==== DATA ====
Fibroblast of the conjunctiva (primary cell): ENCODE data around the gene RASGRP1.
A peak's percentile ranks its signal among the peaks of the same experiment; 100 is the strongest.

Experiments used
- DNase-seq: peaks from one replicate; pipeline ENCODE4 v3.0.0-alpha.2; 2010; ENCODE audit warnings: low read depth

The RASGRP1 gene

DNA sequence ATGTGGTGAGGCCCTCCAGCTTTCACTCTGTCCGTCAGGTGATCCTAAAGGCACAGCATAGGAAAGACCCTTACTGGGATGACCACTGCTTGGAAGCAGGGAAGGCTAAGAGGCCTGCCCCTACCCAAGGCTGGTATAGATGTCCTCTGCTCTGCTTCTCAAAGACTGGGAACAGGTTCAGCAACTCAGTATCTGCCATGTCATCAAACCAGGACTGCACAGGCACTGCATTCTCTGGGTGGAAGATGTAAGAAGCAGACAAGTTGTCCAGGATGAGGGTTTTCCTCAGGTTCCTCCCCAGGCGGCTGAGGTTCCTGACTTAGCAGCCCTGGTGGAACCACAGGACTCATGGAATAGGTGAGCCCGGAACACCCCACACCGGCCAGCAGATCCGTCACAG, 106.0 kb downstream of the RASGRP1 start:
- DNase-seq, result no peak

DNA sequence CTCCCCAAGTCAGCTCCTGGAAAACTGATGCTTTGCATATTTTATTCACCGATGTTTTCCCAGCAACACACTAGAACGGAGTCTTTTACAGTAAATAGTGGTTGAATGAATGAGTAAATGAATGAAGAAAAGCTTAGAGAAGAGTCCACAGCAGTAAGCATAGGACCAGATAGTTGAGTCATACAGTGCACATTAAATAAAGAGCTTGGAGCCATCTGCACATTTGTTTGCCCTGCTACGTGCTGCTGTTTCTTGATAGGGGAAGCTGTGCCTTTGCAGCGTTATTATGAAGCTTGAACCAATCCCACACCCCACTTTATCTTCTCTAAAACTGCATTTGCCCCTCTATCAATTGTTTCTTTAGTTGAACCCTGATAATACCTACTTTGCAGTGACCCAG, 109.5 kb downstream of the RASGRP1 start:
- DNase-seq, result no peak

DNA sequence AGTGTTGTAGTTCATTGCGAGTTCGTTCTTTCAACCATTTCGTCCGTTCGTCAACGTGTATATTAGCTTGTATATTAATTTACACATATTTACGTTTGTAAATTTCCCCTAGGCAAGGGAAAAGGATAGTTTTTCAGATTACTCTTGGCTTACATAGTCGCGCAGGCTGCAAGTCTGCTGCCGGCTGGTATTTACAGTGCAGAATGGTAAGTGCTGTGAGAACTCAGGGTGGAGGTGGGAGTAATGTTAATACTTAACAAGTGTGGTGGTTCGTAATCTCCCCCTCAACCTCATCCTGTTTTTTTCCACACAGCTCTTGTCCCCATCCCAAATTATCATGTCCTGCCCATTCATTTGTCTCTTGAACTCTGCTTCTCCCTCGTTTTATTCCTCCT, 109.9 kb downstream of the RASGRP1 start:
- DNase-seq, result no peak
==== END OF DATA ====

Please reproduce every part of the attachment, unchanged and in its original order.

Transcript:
Fibroblast of the conjunctiva (primary cell): ENCODE data around the gene RASGRP1.
A peak's percentile ranks its signal among the peaks of the same experiment; 100 is the strongest.

Experiments used
- DNase-seq: peaks from one replicate; pipeline ENCODE4 v3.0.0-alpha.2; 2010; ENCODE audit warnings: low read depth

The RASGRP1 gene

DNA sequence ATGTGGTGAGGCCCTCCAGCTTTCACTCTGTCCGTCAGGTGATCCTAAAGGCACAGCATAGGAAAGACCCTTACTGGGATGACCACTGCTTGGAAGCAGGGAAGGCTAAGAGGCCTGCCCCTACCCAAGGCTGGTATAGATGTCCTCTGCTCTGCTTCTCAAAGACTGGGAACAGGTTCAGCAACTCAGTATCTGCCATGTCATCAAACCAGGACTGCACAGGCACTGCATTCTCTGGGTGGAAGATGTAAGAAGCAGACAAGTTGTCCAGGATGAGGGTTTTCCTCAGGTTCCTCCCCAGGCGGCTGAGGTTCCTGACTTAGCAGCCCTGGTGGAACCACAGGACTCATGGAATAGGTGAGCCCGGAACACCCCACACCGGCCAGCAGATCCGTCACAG, 106.0 kb downstream of the RASGRP1 start:
- DNase-seq, result no peak

DNA sequence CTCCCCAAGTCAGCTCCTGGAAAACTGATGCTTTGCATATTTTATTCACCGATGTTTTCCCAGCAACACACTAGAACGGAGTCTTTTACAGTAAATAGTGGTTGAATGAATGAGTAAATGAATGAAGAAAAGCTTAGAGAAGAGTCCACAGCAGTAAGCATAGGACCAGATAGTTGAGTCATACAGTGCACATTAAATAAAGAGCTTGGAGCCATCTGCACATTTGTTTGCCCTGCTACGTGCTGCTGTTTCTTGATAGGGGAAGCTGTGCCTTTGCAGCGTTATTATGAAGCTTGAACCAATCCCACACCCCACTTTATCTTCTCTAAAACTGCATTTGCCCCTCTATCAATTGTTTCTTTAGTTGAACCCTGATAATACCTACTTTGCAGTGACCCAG, 109.5 kb downstream of the RASGRP1 start:
- DNase-seq, result no peak

DNA sequence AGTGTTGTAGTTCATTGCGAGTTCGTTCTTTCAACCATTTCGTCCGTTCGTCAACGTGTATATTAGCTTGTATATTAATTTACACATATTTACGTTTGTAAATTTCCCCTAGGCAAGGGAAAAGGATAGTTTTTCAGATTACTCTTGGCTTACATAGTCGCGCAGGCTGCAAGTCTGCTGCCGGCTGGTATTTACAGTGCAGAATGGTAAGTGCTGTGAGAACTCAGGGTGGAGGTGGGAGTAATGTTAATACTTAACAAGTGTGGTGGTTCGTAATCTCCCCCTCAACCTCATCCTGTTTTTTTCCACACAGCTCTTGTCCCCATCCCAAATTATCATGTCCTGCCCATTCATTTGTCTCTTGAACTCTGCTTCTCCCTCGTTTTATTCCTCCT, 109.9 kb downstream of the RASGRP1 start:
- DNase-seq, result no peak